Dame Barbara Windsor and her husband wanted to raise awareness of dementia after the star was diagnosed with the condition.
The former EastEnders and Carry On actress discovered she was suffering from Alzheimer’s in 2014, and the couple went public four years later.
Dame Barbara’s decision to do so helped bring the disease – which has no cure – out into the open, charities said.
The star herself was said to have been “thrilled” by the response to going public, saying “I’m helping people”, according to her friend, columnist Jane Moore.
Husband Scott Mitchell said that the couple were “really nervous” about revealing she was suffering from the condition.
“But when we did, there was such an incredible reaction of love and support,” he later said.
A year later, the TV star delivered a letter, signed by 100,000 people, to Boris Johnson.
It pleaded for better care for dementia sufferers, saying the system is “completely inadequate, unfair, unsustainable and in dire need of more money”.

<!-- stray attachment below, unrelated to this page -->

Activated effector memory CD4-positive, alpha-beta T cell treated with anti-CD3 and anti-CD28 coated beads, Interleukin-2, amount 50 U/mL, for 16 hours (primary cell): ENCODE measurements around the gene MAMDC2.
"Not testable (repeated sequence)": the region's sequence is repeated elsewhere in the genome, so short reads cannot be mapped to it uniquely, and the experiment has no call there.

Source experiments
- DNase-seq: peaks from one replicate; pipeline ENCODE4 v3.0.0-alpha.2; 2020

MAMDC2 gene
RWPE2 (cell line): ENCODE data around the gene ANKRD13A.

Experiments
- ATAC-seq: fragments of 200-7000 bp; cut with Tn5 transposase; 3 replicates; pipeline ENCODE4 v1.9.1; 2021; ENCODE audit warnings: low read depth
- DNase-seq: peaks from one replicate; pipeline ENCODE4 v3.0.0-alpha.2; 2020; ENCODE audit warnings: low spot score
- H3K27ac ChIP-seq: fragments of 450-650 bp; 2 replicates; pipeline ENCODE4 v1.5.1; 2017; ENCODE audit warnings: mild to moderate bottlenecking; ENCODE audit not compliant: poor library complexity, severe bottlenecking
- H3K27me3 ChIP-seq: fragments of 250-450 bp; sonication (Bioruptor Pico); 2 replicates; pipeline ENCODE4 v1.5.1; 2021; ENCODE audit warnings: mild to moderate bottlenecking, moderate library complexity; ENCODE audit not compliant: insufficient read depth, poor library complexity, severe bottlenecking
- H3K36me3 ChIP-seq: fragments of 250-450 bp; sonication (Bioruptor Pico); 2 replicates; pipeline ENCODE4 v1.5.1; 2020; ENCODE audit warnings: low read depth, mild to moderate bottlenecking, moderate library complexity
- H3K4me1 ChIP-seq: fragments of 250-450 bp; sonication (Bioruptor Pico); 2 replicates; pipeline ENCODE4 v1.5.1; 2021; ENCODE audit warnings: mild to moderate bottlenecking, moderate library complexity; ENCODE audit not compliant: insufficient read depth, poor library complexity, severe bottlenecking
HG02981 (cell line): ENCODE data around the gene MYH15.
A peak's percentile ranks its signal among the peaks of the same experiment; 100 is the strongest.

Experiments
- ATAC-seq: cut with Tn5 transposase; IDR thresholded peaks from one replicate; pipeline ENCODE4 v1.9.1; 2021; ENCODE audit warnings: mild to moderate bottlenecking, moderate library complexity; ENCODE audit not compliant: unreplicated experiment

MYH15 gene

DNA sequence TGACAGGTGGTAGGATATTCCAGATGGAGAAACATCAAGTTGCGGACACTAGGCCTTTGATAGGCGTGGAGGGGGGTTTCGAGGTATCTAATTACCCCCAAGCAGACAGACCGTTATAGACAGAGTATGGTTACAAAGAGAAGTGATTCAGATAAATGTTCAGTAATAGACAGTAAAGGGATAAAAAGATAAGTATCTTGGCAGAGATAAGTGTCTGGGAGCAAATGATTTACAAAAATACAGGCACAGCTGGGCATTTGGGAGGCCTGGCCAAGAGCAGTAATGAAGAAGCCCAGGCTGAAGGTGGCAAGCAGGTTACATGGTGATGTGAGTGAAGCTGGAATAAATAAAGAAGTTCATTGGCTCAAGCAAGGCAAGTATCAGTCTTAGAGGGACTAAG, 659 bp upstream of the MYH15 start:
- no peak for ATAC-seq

At the end of their chat, Dame Barbara turned to the Prime Minister and asked: “Can I have a kiss?”
Dame Barbara appeared on video, in her home in 2018, to speak publicly about dementia.
Her husband and former EastEnders co-stars raised more than £150,000 by running the London Marathon in aid of a dementia campaign.
And Dame Barbara was credited by her friend and former Albert Square co-star Ross Kemp for helping to change the way people think about the condition.
“For a lot of people, when they get that diagnosis they don’t know what to do, and I think someone like Dame Barbara talking about it lifts some of that stigma,” the actor, who made an ITV documentary on dementia, told The One Show.
In early 2020, Mitchell told how his wife’s condition had “deepened”, and how she often asks where he lives and does not know who he is.
It worsened during lockdown and she was moved to a care home in July 2020.
“I walk around, trying to keep busy, then burst into tears. It feels like a bereavement,” Mitchell told The Sun.
“It’s always been my biggest fear, that one day I would have to take her somewhere and she’d be thinking, ‘Why would he do this to me?’.
“That fear has become a reality. It’s something I never wanted.”
Less than two years earlier Dame Barbara appeared on a video in aid of a campaign to raise funds and change attitudes towards the condition.
“I’m asking you to make a stand against dementia,” she said.